First the lab depleted the batteries completely by keeping them switched on for as long as it took to deplete them. After than they were all placed together outside in the sun, from sunrise until sunset (test was done in the UK same latitude as Calgary). So they all got the same amount of light. The report came with the figure below which ‘says it all.’
On the left is the amount of light produced. You see that actually 4 other lights start off with much higher light output than WakaWaka, more than you need for reading a book, or lighting up a room. You also notice that practically all lights drop to nearly zero output within roughly 4 hours. The only exceptions is the dotted light blue one (which is almost twice as expensive) and the 2 WakaWaka samples. The WakaWaka’s lasted 7, respectively 8 hours on a single days solar charge, before it switched to its 10% energy saving mode (the horizontal line at the bottom), indicating a low light output for several more hours, enough to keep you from bumping your head in complete darkness and it actually still allows you to read.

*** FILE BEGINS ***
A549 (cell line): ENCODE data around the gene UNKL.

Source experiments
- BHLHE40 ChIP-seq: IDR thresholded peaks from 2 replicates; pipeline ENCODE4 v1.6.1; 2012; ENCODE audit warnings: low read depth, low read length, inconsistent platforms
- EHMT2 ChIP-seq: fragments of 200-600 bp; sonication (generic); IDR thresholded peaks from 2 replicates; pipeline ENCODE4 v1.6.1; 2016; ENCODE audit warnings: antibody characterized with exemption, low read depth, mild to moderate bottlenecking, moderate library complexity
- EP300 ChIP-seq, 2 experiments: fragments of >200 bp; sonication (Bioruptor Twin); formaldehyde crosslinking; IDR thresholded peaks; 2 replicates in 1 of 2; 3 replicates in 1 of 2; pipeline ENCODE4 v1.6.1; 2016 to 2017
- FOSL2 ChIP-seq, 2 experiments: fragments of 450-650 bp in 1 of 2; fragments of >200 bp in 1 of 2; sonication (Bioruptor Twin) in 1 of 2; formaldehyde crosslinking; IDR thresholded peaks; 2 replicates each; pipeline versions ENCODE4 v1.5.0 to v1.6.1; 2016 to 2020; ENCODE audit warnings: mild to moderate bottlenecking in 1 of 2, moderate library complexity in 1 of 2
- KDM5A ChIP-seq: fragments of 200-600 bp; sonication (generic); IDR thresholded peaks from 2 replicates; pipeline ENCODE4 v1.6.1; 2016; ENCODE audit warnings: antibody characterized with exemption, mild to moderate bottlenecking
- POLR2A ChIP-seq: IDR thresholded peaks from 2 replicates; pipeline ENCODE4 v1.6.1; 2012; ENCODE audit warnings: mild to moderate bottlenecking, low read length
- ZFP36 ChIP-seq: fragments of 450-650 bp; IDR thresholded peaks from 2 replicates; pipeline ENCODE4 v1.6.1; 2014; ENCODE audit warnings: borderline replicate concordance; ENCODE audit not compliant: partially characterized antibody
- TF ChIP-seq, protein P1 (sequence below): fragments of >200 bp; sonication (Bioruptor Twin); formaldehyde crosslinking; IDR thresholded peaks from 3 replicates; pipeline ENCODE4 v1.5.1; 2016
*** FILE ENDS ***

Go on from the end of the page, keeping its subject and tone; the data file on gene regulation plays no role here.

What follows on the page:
The graph shows that WakaWaka works in fact twice as long on a steady output than all of its direct competitors tested here (whom we all wish the best of course). If it shows we’re proud of this, you’re right. We are. I can’t wait to do a stress test comparison to compare life expectancy… WakaWaka is really one of kind.